The recipe uses a large amount of pepper, and not just any pepper, but a special blend imported from India. (Merriam-Webster’s)
You have to be a member to go there. They won't let just any person in. (Merriam-Webster’s)
We don’t publish just any letters: we reject more than half of those submitted. (CGEL,p.383)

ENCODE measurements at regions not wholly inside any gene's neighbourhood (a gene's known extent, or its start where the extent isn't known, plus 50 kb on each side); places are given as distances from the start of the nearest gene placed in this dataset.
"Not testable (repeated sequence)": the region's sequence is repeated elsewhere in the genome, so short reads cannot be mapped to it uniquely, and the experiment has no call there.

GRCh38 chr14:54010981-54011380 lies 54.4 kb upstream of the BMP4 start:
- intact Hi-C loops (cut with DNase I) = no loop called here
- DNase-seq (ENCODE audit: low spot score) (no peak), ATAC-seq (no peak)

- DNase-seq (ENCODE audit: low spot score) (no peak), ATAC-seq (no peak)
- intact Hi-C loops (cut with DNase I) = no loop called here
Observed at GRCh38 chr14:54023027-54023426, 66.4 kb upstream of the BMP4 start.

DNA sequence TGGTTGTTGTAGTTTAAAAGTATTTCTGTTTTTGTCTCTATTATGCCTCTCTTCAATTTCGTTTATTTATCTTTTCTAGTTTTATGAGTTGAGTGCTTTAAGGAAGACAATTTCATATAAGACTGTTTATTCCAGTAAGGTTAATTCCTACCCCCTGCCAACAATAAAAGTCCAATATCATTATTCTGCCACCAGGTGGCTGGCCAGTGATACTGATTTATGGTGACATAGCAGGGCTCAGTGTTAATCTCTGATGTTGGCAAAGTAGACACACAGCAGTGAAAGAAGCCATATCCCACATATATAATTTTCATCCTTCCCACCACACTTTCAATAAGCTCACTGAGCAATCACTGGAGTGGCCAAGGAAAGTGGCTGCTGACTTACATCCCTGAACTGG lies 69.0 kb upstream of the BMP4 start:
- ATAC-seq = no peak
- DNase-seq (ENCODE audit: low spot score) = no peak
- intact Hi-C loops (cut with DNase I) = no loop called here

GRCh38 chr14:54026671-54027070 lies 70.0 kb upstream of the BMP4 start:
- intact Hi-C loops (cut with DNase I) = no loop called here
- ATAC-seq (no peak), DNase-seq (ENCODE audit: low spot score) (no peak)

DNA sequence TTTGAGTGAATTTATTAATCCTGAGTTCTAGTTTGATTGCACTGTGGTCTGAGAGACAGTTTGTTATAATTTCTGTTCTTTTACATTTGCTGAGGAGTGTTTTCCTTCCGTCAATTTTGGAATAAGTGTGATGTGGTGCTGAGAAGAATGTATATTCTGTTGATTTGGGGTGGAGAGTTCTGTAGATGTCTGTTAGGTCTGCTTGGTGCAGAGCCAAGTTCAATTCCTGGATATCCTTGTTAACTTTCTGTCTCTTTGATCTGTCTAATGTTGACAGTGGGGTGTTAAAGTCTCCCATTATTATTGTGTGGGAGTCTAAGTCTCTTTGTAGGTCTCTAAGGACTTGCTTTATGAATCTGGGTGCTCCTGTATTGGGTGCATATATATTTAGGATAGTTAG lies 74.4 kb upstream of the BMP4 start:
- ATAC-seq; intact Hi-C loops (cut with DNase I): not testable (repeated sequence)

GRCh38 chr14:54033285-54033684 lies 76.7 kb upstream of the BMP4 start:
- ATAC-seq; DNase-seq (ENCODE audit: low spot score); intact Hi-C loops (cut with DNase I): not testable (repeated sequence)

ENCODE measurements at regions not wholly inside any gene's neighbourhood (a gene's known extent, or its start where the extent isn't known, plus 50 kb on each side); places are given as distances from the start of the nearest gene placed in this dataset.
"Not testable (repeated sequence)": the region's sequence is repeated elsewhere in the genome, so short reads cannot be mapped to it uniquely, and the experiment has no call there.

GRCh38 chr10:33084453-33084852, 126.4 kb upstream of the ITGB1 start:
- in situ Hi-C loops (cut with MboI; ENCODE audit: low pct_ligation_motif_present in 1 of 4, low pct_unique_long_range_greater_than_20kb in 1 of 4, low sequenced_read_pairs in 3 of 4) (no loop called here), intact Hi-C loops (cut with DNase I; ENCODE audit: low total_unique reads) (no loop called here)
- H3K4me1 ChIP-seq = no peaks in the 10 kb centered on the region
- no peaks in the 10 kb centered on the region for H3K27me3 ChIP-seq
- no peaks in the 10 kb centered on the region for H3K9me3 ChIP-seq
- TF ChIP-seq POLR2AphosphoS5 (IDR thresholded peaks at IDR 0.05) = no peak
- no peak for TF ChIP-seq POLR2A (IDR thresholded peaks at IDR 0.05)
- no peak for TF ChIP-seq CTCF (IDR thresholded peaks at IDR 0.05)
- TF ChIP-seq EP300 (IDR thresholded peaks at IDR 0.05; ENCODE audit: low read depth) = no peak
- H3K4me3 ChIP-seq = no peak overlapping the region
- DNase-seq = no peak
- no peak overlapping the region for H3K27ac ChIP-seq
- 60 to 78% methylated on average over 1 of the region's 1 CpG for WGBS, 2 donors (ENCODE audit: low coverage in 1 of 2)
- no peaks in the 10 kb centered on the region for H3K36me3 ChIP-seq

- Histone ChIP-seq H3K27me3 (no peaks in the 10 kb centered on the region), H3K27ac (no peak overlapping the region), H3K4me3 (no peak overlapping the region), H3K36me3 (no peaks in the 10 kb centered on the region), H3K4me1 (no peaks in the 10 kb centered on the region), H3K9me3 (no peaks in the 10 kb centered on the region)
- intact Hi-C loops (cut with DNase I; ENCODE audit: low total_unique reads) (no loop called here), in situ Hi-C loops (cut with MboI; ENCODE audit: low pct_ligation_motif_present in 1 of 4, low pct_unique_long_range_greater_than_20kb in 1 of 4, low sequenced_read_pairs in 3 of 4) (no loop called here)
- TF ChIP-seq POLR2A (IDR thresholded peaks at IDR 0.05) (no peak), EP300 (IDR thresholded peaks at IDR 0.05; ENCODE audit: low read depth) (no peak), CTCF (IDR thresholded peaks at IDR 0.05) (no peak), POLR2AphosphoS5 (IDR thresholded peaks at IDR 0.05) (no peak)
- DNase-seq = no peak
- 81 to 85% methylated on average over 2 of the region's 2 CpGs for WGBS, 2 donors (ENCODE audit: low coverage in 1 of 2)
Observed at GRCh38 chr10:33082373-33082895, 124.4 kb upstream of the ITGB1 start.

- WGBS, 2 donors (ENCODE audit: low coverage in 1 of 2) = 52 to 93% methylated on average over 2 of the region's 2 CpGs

When we use free choice any in negative contexts, do we have to add an intensifier, just? From my mother tongue’s aspect, logically, it seems to be added to the free choice any. But the grammar book doesn’t say about that. Whereas the dictionary’s both online and its Learner’s paper book has bold characters for these two words - just any’s, seemingly saying they are a mate. Without any, don’t we use the expression, or does the word, just, only clarify the speaker’s intention of negating the free choice?